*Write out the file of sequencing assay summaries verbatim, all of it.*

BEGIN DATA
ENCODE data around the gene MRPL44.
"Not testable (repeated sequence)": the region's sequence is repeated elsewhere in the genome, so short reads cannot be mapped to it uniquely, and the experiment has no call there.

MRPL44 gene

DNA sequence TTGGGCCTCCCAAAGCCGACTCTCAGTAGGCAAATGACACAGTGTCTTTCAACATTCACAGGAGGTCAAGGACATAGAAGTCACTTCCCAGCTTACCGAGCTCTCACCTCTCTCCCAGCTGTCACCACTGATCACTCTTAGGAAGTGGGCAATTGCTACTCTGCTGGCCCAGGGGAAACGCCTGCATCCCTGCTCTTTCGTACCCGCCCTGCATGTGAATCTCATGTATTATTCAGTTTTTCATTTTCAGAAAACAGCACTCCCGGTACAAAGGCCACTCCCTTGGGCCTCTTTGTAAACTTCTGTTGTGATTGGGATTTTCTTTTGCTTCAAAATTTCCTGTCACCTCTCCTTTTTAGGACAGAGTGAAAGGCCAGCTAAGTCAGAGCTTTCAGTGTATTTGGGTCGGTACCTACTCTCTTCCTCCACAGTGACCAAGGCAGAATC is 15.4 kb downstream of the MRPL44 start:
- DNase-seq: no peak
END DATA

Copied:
ENCODE data around the gene MRPL44.
"Not testable (repeated sequence)": the region's sequence is repeated elsewhere in the genome, so short reads cannot be mapped to it uniquely, and the experiment has no call there.

MRPL44 gene

DNA sequence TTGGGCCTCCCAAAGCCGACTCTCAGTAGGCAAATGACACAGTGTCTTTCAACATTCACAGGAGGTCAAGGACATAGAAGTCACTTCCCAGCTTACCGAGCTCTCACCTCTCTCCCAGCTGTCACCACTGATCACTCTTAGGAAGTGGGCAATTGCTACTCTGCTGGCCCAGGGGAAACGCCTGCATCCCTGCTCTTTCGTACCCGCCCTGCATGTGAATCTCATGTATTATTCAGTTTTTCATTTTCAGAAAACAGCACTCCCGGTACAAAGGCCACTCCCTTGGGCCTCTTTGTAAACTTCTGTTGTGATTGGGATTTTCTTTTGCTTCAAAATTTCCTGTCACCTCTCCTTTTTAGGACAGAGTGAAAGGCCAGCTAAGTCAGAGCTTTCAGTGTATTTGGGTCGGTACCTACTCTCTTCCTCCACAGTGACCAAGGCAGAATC is 15.4 kb downstream of the MRPL44 start:
- DNase-seq: no peak